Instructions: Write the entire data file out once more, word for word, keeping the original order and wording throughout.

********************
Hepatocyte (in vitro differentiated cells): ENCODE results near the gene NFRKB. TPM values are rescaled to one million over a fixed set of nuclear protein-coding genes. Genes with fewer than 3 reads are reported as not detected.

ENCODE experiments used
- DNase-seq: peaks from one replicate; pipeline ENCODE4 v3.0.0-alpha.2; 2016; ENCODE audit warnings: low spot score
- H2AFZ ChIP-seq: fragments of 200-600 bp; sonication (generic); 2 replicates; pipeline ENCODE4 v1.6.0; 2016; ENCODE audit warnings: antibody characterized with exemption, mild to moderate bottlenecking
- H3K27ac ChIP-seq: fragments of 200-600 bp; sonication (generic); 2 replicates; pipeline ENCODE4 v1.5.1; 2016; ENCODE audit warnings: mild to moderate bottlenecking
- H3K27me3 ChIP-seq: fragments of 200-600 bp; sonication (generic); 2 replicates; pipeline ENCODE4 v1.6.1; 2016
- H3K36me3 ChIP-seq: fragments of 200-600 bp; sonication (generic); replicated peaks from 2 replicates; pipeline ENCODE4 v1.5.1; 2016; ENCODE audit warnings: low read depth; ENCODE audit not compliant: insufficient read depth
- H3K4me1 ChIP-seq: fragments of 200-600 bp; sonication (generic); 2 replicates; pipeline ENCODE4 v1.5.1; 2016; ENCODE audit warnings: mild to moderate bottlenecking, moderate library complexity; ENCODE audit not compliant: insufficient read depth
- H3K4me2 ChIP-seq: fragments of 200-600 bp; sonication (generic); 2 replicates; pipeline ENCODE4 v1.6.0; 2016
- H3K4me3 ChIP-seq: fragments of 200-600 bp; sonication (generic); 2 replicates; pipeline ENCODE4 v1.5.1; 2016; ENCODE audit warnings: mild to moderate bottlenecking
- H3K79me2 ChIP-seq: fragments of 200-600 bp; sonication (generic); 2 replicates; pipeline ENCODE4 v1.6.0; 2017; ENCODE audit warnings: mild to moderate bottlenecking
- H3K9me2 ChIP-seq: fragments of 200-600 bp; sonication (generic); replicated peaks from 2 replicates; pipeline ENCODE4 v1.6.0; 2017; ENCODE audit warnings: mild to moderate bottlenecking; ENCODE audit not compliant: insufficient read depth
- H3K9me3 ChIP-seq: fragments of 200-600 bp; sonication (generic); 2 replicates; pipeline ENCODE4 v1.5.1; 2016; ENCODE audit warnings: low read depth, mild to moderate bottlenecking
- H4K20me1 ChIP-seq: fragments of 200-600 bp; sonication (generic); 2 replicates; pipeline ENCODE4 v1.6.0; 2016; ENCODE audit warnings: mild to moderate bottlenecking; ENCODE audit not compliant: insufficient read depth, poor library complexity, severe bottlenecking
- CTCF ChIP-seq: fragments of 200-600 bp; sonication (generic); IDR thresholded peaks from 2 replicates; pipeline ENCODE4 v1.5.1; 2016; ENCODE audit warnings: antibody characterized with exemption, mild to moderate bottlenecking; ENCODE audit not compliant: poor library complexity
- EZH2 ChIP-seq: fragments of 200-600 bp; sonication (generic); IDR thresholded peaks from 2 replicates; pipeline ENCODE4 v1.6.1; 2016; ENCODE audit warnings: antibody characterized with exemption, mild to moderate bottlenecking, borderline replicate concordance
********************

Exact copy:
Hepatocyte (in vitro differentiated cells): ENCODE results near the gene NFRKB. TPM values are rescaled to one million over a fixed set of nuclear protein-coding genes. Genes with fewer than 3 reads are reported as not detected.

ENCODE experiments used
- DNase-seq: peaks from one replicate; pipeline ENCODE4 v3.0.0-alpha.2; 2016; ENCODE audit warnings: low spot score
- H2AFZ ChIP-seq: fragments of 200-600 bp; sonication (generic); 2 replicates; pipeline ENCODE4 v1.6.0; 2016; ENCODE audit warnings: antibody characterized with exemption, mild to moderate bottlenecking
- H3K27ac ChIP-seq: fragments of 200-600 bp; sonication (generic); 2 replicates; pipeline ENCODE4 v1.5.1; 2016; ENCODE audit warnings: mild to moderate bottlenecking
- H3K27me3 ChIP-seq: fragments of 200-600 bp; sonication (generic); 2 replicates; pipeline ENCODE4 v1.6.1; 2016
- H3K36me3 ChIP-seq: fragments of 200-600 bp; sonication (generic); replicated peaks from 2 replicates; pipeline ENCODE4 v1.5.1; 2016; ENCODE audit warnings: low read depth; ENCODE audit not compliant: insufficient read depth
- H3K4me1 ChIP-seq: fragments of 200-600 bp; sonication (generic); 2 replicates; pipeline ENCODE4 v1.5.1; 2016; ENCODE audit warnings: mild to moderate bottlenecking, moderate library complexity; ENCODE audit not compliant: insufficient read depth
- H3K4me2 ChIP-seq: fragments of 200-600 bp; sonication (generic); 2 replicates; pipeline ENCODE4 v1.6.0; 2016
- H3K4me3 ChIP-seq: fragments of 200-600 bp; sonication (generic); 2 replicates; pipeline ENCODE4 v1.5.1; 2016; ENCODE audit warnings: mild to moderate bottlenecking
- H3K79me2 ChIP-seq: fragments of 200-600 bp; sonication (generic); 2 replicates; pipeline ENCODE4 v1.6.0; 2017; ENCODE audit warnings: mild to moderate bottlenecking
- H3K9me2 ChIP-seq: fragments of 200-600 bp; sonication (generic); replicated peaks from 2 replicates; pipeline ENCODE4 v1.6.0; 2017; ENCODE audit warnings: mild to moderate bottlenecking; ENCODE audit not compliant: insufficient read depth
- H3K9me3 ChIP-seq: fragments of 200-600 bp; sonication (generic); 2 replicates; pipeline ENCODE4 v1.5.1; 2016; ENCODE audit warnings: low read depth, mild to moderate bottlenecking
- H4K20me1 ChIP-seq: fragments of 200-600 bp; sonication (generic); 2 replicates; pipeline ENCODE4 v1.6.0; 2016; ENCODE audit warnings: mild to moderate bottlenecking; ENCODE audit not compliant: insufficient read depth, poor library complexity, severe bottlenecking
- CTCF ChIP-seq: fragments of 200-600 bp; sonication (generic); IDR thresholded peaks from 2 replicates; pipeline ENCODE4 v1.5.1; 2016; ENCODE audit warnings: antibody characterized with exemption, mild to moderate bottlenecking; ENCODE audit not compliant: poor library complexity
- EZH2 ChIP-seq: fragments of 200-600 bp; sonication (generic); IDR thresholded peaks from 2 replicates; pipeline ENCODE4 v1.6.1; 2016; ENCODE audit warnings: antibody characterized with exemption, mild to moderate bottlenecking, borderline replicate concordance